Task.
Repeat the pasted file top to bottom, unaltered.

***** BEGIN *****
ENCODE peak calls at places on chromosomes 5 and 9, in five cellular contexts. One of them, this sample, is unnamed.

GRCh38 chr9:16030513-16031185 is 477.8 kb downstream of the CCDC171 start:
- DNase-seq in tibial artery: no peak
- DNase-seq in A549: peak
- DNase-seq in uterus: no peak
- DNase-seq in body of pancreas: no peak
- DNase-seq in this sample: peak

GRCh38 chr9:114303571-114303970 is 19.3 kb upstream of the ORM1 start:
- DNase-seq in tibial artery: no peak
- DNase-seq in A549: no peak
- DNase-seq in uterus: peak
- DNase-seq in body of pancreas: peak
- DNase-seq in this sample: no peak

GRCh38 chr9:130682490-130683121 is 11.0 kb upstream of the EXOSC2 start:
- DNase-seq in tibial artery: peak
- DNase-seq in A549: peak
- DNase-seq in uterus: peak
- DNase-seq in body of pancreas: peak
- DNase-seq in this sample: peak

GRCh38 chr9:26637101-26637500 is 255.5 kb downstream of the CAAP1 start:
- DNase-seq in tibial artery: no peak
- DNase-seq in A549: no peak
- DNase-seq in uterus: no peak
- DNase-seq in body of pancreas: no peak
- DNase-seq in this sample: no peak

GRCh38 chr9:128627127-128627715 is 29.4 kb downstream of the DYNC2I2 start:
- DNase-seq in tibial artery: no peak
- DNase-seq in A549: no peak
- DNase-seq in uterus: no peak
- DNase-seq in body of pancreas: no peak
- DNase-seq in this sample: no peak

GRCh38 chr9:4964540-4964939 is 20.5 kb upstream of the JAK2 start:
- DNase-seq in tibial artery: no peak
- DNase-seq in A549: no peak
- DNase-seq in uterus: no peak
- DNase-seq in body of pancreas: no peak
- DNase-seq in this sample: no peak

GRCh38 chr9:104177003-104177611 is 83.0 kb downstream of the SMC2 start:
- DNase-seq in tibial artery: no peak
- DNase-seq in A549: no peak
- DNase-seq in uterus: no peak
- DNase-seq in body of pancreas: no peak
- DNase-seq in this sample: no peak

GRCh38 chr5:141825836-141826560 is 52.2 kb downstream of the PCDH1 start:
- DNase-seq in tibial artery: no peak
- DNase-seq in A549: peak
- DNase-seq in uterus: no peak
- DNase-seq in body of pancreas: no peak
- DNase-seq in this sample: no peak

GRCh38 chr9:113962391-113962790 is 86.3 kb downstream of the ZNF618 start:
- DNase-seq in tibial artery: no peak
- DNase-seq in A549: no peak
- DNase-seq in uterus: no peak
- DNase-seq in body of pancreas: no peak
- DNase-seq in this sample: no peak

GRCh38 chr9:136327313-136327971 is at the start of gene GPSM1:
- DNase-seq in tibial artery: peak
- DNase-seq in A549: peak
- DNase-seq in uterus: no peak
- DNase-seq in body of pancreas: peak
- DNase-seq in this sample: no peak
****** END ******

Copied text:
ENCODE peak calls at places on chromosomes 5 and 9, in five cellular contexts. One of them, this sample, is unnamed.

GRCh38 chr9:16030513-16031185 is 477.8 kb downstream of the CCDC171 start:
- DNase-seq in tibial artery: no peak
- DNase-seq in A549: peak
- DNase-seq in uterus: no peak
- DNase-seq in body of pancreas: no peak
- DNase-seq in this sample: peak

GRCh38 chr9:114303571-114303970 is 19.3 kb upstream of the ORM1 start:
- DNase-seq in tibial artery: no peak
- DNase-seq in A549: no peak
- DNase-seq in uterus: peak
- DNase-seq in body of pancreas: peak
- DNase-seq in this sample: no peak

GRCh38 chr9:130682490-130683121 is 11.0 kb upstream of the EXOSC2 start:
- DNase-seq in tibial artery: peak
- DNase-seq in A549: peak
- DNase-seq in uterus: peak
- DNase-seq in body of pancreas: peak
- DNase-seq in this sample: peak

GRCh38 chr9:26637101-26637500 is 255.5 kb downstream of the CAAP1 start:
- DNase-seq in tibial artery: no peak
- DNase-seq in A549: no peak
- DNase-seq in uterus: no peak
- DNase-seq in body of pancreas: no peak
- DNase-seq in this sample: no peak

GRCh38 chr9:128627127-128627715 is 29.4 kb downstream of the DYNC2I2 start:
- DNase-seq in tibial artery: no peak
- DNase-seq in A549: no peak
- DNase-seq in uterus: no peak
- DNase-seq in body of pancreas: no peak
- DNase-seq in this sample: no peak

GRCh38 chr9:4964540-4964939 is 20.5 kb upstream of the JAK2 start:
- DNase-seq in tibial artery: no peak
- DNase-seq in A549: no peak
- DNase-seq in uterus: no peak
- DNase-seq in body of pancreas: no peak
- DNase-seq in this sample: no peak

GRCh38 chr9:104177003-104177611 is 83.0 kb downstream of the SMC2 start:
- DNase-seq in tibial artery: no peak
- DNase-seq in A549: no peak
- DNase-seq in uterus: no peak
- DNase-seq in body of pancreas: no peak
- DNase-seq in this sample: no peak

GRCh38 chr5:141825836-141826560 is 52.2 kb downstream of the PCDH1 start:
- DNase-seq in tibial artery: no peak
- DNase-seq in A549: peak
- DNase-seq in uterus: no peak
- DNase-seq in body of pancreas: no peak
- DNase-seq in this sample: no peak

GRCh38 chr9:113962391-113962790 is 86.3 kb downstream of the ZNF618 start:
- DNase-seq in tibial artery: no peak
- DNase-seq in A549: no peak
- DNase-seq in uterus: no peak
- DNase-seq in body of pancreas: no peak
- DNase-seq in this sample: no peak

GRCh38 chr9:136327313-136327971 is at the start of gene GPSM1:
- DNase-seq in tibial artery: peak
- DNase-seq in A549: peak
- DNase-seq in uterus: no peak
- DNase-seq in body of pancreas: peak
- DNase-seq in this sample: no peak